When the meat has been simmering for 2 hours, start checking for doneness. Once the meat easily pulls apart with a fork, remove the now exhausted stock vegetables and discard. Add the corn; cover and cook for 15 minutes. Add the potatoes, carrots, and tomatoes; cover and cook for 15 minutes. Remove the tomatoes and a ladle of the broth to a blender and set aside for now. Add the squash, chayote, and green beans. Taste soup and adjust seasoning. Cover and continue simmering. Blend the tomatoes and broth until smooth. Pour the tomatoes back into the pot, passing it first through a sieve; discard anything that remains in the sieve. Cover pot and simmer until chayote is fork tender. Serve immediately, garnishing with the marinated onion, chopped cilantro and a squeeze of lime. Optionally, add ½ cup cooked Mexican-style rice to each bowl.

Prep time: Cook time: Total time: Yield: 6 servings

Wednesday, January 3, 2018

Tu Taco Taco Shop {dining out}

"I'm building an empire," 23-year-old Victor Osuna told me during a recent visit.

The owner and driving force behind Tu Taco Taco Shop in Chula Vista, just blocks from Hilltop High, grew up in the business – his mother owned two taco shops which are currently run by his uncle and brother. Though Victor never performed the duty of cook, he did practically ever other job in his mother's eateries.

"I didn't start cooking until I decided to open this shop," said Osuna.

Osuna's turning point from helper to owner came when he became a father.

"I have two daughters," he told me. "I want to make something here. See it grow and, eventually, open a second location. This one will go to my oldest daughter; the next one will be for my other daughter. That way they each can have something I built for them."

On the Saturday afternoon I visited, Victor was manning the open kitchen with a young cashier running the front. In between cooking, I asked him if he was usually the one at the grill top.

Tu Taco Taco Shop owner, Victor Osuna, mans the grill top while finishing up a customer order.

"Well, yeah," he started, "I don't just run the show. I am the show." With passion and pride he added that he can do every task it takes to run his business, from ordering, to register, to hooking up and maintaining equipment as well as dreaming up all of the menu items.

"I like to experiment," said Osuna. "I put different ingredients together and if it tastes good and it's different, then I put it on the menu."

Different, indeed.

Yes, you will find the typical tacos here like asada, chicken and rolled tacos. But expect to find menu items that you'll probably need to ask for descriptions because their name might not give you any hints, especially if they reside on his "hidden menu."

For example, I ordered "Tacos Perron," street sized tacos that were a sweet and savory combination of carne asada and adobada.

The shell was a crispy flour tortilla that somehow escaped disintegrating with that first bite. Usually not a fan of fried flour tortilla tacos, I was pleasantly surprised at how perfectly the flour tortilla married with the two meats. The adobada itself was one of the best I've had. As a self-taught cook, Victor beamed when I mentioned this to him.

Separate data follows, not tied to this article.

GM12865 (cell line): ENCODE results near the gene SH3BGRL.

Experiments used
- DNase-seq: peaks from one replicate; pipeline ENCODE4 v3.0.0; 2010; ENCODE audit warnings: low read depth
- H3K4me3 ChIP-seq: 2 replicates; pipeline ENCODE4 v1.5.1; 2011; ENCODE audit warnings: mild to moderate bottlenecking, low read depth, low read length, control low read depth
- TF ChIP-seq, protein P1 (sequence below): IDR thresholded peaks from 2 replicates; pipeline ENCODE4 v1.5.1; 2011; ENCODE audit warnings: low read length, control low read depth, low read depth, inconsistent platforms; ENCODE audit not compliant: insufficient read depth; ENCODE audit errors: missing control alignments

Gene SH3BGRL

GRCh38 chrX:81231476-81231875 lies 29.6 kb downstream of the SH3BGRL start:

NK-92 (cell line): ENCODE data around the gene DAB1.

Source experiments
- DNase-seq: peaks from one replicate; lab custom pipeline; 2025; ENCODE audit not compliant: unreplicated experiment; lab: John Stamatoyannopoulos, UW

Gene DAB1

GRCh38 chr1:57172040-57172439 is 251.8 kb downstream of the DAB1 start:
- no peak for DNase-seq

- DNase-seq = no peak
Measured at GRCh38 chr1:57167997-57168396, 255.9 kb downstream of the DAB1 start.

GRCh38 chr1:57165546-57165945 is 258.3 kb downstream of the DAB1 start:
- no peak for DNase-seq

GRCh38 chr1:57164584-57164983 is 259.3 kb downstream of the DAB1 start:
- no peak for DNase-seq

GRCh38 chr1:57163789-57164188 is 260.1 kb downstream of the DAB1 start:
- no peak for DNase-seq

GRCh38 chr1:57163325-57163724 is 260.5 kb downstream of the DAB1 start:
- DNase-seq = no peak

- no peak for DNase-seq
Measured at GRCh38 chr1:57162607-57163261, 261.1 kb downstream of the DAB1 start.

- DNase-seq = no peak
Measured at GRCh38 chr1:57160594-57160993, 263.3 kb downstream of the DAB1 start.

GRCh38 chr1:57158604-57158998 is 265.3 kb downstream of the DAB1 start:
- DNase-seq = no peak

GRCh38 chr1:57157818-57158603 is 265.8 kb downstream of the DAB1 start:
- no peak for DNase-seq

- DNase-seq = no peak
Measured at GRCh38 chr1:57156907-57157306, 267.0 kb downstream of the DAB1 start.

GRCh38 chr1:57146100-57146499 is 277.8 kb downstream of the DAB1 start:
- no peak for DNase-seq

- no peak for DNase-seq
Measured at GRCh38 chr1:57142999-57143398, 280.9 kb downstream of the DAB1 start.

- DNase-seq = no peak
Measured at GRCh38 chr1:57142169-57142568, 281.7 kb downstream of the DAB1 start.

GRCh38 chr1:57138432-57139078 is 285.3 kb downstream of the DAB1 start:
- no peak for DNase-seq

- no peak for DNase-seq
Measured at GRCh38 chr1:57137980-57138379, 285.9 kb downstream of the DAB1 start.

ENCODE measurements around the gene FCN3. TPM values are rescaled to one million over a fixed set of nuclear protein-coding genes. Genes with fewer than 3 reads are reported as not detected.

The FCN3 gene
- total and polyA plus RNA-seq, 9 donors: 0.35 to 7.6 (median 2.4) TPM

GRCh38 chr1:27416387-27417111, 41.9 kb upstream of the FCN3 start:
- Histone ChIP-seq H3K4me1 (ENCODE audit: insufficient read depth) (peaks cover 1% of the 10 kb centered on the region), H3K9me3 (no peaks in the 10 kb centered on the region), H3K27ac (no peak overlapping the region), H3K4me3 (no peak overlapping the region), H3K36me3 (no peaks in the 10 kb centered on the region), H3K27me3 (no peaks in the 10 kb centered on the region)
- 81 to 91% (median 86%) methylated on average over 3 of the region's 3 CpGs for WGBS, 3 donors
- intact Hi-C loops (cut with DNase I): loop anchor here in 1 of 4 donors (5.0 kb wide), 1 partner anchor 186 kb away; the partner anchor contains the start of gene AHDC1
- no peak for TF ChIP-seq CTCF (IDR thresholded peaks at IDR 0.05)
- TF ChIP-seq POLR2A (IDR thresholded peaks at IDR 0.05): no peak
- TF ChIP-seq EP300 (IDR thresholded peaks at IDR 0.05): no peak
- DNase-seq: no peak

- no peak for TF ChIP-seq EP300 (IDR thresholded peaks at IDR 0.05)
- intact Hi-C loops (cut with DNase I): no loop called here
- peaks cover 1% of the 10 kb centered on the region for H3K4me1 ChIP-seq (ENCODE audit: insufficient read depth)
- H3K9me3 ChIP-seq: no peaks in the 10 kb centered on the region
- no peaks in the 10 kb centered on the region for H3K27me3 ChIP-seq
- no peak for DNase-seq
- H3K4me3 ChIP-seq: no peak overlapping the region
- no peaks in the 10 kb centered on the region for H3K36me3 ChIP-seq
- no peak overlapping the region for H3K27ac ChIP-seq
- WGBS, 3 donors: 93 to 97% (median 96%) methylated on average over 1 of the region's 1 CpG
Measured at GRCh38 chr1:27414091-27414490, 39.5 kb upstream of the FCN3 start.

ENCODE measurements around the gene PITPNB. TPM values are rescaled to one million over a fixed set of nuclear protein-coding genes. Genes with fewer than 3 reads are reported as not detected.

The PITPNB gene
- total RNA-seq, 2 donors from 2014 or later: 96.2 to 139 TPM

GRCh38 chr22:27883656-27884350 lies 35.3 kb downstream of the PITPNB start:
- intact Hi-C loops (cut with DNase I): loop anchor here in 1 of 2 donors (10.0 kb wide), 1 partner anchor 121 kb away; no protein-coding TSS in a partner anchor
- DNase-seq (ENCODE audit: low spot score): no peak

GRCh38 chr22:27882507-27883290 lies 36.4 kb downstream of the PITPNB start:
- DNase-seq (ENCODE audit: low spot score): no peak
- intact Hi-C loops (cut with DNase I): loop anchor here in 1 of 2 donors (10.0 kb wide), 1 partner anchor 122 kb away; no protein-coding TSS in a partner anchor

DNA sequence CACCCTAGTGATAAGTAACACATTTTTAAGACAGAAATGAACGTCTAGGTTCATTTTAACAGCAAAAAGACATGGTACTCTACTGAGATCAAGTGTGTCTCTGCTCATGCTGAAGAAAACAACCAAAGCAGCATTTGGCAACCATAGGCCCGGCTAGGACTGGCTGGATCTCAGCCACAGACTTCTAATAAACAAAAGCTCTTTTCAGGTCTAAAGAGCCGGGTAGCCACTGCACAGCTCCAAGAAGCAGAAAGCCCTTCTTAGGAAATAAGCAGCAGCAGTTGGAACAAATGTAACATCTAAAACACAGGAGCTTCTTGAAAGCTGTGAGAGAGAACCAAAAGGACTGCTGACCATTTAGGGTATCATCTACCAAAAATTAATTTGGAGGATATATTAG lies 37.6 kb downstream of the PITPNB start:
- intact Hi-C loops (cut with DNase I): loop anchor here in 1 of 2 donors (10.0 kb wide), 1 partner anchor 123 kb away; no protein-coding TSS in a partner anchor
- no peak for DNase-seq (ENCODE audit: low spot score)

Asked what his favorite menu item was, Victor said his most popular, the “Flamin' Hot Burrito."

The Flamin' Hot Burrito is one of several items off of Osuna’s Flamin’ Hot menu, dishes with a hefty addition of XXtra Flamin’ Hot Crunchy Cheetos. This particular burrito is one of Tu Taco Taco Shop’s most popular items and a particular point of pride for Osuna. He made the burrito one day while experimenting in the kitchen. An employee give it a try and suggested it needed to be on the menu. First, a quesadilla is grilled. Once melted, the quesadilla is pulled open and a healthy layer of Flamin’ Hot Cheetos that have been pulverized into a a fine powder is spread out over the tortilla. Then it is wrapped around what is basically a California Burrito bursting with carne asada and fries.

By the name of it, and knowing what a heat wimp I am, I knew it would be much too spicy for me.  My sister Ellie, however, who was my dining partner on this visit and is a far more adventurous eater than I, jumped at the chance to try it.

My sister said it had tons of flavor and though a little spicy, not overwhelmingly so. Commenting on it’s generous size, however, she said it was a meal for two and wound up having to take half of it home.

One of the things I love most about being a part of the San Diego food community is discovering small independent restaurants like Tu Taco Taco Shop and having the opportunity to share them with others. I would recommend this shop, not just for the food but for the passion behind this business. I do ask that you have patience, though. Food doesn’t always come quickly from the kitchen but that has more to do with the complexity of some of the items – his Flamin’ Hot Burrito, for example, is made in several stages so it takes some time to build – than it is a commentary on the quality of service. If anything, it’s a testament to it.

Tu Taco Taco Shop
1419 Hilltop Dr Suite D
Chula Vista, CA 91911
(619) 882-2920

Instagram: @tutacotaco
Facebook: TuTacoTacoShopCA

Monday, January 1, 2018

Top 5 Recipe Posts of 2017 on Confessions of a Foodie

Happy New Year, friends! 

Well, 2017 wasn't as productive here on Confessions as I had originally planned. Not going to start the new year with negativity or regrets. Instead, lets focus on the positive, shall we? 

A new year brings a clean slate: 12 new chapters and 365 chances to do something you love, to grow, to share, to live in gratitude. 

With that said, here are last year's top 5 posts in case you missed one. Click on the titles to go to the recipes: